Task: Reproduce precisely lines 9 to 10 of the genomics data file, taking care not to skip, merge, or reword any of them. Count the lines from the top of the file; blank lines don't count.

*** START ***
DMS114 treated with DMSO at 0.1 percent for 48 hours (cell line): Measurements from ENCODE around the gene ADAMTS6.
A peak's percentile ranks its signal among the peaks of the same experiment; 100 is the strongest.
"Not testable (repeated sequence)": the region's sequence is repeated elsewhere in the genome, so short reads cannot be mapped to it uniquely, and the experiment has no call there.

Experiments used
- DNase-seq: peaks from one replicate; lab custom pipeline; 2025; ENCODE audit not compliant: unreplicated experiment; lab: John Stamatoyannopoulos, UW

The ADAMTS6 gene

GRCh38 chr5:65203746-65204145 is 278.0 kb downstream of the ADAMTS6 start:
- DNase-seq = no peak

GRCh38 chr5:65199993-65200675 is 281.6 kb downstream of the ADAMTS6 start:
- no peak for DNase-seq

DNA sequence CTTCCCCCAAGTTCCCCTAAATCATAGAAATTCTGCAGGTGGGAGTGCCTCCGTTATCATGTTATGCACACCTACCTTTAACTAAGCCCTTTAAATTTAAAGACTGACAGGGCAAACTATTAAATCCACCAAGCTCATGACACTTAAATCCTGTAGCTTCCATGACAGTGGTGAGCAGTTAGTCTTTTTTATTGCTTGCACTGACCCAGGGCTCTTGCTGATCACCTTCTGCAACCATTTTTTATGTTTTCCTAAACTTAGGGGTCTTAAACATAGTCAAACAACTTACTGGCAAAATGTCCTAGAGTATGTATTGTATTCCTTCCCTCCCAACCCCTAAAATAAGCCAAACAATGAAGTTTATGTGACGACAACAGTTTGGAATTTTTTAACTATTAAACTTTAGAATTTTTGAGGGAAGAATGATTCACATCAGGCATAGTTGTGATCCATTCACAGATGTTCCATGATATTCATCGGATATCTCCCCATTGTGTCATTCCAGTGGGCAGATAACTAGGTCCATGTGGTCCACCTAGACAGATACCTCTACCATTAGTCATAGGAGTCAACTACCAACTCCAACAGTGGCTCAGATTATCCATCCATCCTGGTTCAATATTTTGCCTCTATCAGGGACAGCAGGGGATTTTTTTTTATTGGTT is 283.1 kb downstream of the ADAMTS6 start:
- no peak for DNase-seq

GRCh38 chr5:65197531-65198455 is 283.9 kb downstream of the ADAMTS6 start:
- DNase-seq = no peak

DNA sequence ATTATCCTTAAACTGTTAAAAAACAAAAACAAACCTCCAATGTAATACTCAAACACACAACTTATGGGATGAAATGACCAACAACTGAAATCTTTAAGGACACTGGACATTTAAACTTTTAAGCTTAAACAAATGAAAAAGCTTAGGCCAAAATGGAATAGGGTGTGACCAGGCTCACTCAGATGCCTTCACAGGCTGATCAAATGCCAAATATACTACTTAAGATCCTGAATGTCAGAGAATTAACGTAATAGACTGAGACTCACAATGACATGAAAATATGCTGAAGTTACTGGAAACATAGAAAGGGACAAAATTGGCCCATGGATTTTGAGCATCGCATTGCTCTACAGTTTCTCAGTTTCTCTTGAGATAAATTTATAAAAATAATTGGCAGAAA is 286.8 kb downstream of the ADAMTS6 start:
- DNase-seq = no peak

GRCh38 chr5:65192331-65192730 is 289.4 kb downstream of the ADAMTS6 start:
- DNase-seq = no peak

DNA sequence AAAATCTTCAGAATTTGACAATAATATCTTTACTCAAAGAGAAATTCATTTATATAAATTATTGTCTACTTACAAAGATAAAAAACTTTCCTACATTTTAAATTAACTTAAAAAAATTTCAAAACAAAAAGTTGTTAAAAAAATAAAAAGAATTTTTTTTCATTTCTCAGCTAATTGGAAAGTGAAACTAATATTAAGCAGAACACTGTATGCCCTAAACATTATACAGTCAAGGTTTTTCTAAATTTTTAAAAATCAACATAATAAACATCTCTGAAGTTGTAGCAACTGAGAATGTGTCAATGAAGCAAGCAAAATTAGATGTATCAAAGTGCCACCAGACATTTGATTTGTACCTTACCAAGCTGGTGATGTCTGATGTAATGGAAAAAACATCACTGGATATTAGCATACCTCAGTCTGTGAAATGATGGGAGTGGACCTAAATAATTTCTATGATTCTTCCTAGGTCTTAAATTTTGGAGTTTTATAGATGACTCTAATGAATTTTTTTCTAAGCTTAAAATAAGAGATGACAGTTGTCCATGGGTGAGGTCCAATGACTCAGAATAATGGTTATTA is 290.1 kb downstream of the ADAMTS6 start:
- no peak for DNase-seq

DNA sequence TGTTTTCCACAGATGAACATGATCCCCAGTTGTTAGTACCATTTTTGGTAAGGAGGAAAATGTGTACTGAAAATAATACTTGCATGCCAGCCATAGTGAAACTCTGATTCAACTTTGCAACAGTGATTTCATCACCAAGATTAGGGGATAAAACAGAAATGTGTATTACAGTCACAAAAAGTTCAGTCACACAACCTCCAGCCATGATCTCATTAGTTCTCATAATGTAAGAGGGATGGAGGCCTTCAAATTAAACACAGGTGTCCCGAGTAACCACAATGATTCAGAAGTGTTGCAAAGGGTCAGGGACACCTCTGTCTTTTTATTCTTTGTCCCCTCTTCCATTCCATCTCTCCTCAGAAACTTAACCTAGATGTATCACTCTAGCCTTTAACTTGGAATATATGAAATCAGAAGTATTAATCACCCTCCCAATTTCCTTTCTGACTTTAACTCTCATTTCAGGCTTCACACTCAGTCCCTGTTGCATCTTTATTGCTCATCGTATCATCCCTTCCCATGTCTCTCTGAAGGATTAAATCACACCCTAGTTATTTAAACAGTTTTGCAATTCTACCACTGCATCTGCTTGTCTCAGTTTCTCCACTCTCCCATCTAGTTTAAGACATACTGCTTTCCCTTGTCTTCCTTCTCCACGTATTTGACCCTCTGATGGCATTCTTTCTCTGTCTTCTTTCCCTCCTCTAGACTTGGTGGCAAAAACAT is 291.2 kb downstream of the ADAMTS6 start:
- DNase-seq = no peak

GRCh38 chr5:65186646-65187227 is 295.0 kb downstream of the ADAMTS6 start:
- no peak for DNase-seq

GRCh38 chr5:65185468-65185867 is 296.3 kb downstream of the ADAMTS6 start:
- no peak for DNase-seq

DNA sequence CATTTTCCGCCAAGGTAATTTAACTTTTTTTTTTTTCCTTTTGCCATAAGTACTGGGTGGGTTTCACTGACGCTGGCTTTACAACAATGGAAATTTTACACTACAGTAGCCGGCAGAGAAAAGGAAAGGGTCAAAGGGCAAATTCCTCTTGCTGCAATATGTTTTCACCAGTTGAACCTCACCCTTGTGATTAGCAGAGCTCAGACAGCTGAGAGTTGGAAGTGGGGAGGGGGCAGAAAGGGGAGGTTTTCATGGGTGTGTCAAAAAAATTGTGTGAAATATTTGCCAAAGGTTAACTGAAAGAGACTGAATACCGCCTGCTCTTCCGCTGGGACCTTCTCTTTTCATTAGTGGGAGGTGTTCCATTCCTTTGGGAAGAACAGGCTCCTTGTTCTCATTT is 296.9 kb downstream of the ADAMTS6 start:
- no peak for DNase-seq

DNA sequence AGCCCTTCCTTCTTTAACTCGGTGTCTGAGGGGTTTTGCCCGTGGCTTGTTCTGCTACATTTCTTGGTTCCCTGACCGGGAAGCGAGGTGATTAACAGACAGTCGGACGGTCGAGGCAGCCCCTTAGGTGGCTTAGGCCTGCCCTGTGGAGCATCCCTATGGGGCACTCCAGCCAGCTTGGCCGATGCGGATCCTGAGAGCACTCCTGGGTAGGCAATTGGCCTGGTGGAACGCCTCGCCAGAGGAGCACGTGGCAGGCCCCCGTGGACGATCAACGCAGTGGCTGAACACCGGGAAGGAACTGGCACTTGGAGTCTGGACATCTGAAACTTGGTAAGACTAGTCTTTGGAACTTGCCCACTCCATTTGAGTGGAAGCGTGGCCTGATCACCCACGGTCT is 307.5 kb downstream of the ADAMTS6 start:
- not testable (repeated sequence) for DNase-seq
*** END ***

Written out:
GRCh38 chr5:65199993-65200675 is 281.6 kb downstream of the ADAMTS6 start:
- no peak for DNase-seq